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Tuesday, May 3, 2016
- In drought-plagued Antigua, where water and energy top the list of most precious resources, one campaign is encouraging islanders to conserve both of these commodities.
The campaign, Green Antigua, of the state-owned Antigua Public Utilities Authority (APUA) has caught the attention of Brian Cooper, a British scientist who moved here in 1986.
“I’m very glad to see that the government is getting more serious,” Cooper told IPS, of APUA’s “very concrete programme”, through which people can produce their own power, thereby reducing reliance on the company.
“I don’t think it’s such that they can actually sell back to the company at this stage but at least it’s a start,” Cooper said. Residents of Antigua are beset by frequent power outages, and Cooper added that residents could also take very simple steps to conserve energy.
He suggested that people learn what household appliances consume the most energy, then try to cut back on using them.
“Refrigerators, hot water heaters and air conditioning units are big energy users,” he pointed out. “If you must have hot water for showering, install solar water heating so you can cut down on the amount of energy you are using.”
Cooper did admit that installing a solar water heating system is expensive and that “it does take a few years to write off the savings”.
As for conserving water, APUA, through the campaign, encourages residents to reduce water use and waste in their kitchens, bathrooms and outdoors.
Steps residents can take include finding and repairing leaks in faucets and toilets, not using running water to thaw frozen foods, installing low-volume toilet units that use less than half the water of older models, and taking shorter showers.
Another tip is never to pour water down the drain when it can be used elsewhere, such as to water a plant or garden or to clean one’s home.
APUA also wants residents to adopt habits that save energy, such as ironing only once a week, installing energy-efficient compact fluorescent bulbs or LED bulbs, and not overcharging cell phones.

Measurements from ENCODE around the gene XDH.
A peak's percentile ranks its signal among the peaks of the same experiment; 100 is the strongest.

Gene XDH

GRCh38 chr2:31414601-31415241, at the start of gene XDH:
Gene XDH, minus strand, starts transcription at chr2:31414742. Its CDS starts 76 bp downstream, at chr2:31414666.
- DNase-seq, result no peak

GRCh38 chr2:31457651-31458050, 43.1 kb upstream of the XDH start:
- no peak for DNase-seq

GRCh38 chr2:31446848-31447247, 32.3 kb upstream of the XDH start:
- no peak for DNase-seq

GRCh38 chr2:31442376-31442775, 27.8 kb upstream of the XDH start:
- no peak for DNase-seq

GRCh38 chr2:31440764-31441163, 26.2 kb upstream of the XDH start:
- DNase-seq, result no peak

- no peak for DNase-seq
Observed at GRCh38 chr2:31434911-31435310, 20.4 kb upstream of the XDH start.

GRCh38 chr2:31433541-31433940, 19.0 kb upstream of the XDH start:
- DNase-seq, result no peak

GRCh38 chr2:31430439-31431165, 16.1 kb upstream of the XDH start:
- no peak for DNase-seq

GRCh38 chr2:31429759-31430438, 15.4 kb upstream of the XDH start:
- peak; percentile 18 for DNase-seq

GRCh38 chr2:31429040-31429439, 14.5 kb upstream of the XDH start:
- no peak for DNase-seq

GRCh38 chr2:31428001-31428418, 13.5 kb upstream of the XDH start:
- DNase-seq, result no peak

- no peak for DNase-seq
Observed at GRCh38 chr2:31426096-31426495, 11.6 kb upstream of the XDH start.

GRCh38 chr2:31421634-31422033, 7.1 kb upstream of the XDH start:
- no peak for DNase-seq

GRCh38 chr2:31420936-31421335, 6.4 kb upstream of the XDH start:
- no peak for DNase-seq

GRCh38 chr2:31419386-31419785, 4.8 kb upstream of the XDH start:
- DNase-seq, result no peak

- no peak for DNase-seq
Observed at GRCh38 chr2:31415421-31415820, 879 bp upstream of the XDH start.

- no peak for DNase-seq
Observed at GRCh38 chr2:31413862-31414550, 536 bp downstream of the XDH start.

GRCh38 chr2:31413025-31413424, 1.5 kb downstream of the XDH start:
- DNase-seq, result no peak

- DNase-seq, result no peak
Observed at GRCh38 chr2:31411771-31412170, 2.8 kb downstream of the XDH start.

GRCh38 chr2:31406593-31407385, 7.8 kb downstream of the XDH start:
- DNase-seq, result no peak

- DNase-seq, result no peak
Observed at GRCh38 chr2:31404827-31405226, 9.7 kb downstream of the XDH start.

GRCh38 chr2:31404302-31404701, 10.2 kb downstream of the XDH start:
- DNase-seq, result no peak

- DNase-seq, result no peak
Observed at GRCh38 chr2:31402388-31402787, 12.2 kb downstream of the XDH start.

Creating a sustainable future
The price of crude oil has consistently remained above 100 U.S. dollars per barrel since the middle of 2012, according to the latest available information from the International Energy Agency.
“The facts could not be more overwhelming,” Antigua and Barbuda’s prime minister, Baldwin Spencer, told IPS, adding that his office was spearheading efforts for Antigua and Barbuda to transition towards a more sustainable energy future.
“Every day, we learn of new information pointing to the adverse effects of fossil fuels on the earth’s climate and environment,” he said, emphasising that small countries are the ones most vulnerable to these effects.
Spencer said while Antigua and Barbuda’s contribution to global climate change is miniscule, “we nevertheless have certain principles to advance”.
Antigua and Barbuda, he noted, uses a large amount of energy because of its relatively high living standards. High consumption, however, “presents opportunities for us to reduce our demand for energy through improved management” without sacrificing growth and development, he said.
In fact, it is time to adapt policies, measures and patterns of energy use that will enhance competitiveness and efficiency in socioeconomic development, Spencer said.
In 2001, the government of Antigua and Barbuda endorsed a national energy policy, providing a broad framework for action on energy related matters.
The policy identified priorities including energy cost reduction, diversification of energy sources, electricity reliability improvement and stimulation of new economic opportunities, and Spencer said that the cabinet had approved “a comprehensive list of components required for installation of various renewable energy technologies, particularly for wind and solar applications”.
The government also successfully installed a 6-kilowatt solar photovoltaic power unit at the Shirley Heights Lookout near the historic Nelsons Dockyard National Park, with assistance from the United States government, the Organisation of American States, the European Union and the German government.
Valerie Hodge, general manager at the Shirley Heights Lookout, noted that the project constituted an important asset for the location, which was not connected to the existing APUA grid and was totally dependent on costly generator power to supply electricity.
Spencer said he believed that “the results so far have exceeded expectations”. In addition to significantly reducing the use of the generator, the project had reduced environmental pollution and greenhouse gas emissions and spurred productivity.
“The solar power unit also serves as a demonstration of the use of these technologies within an environmentally sensitive and historic site,” Spencer added.
The prime minister said the government has identified a number of other demonstration sites, including the VC Bird International Airport and the government office complex, for displaying renewable energy technologies.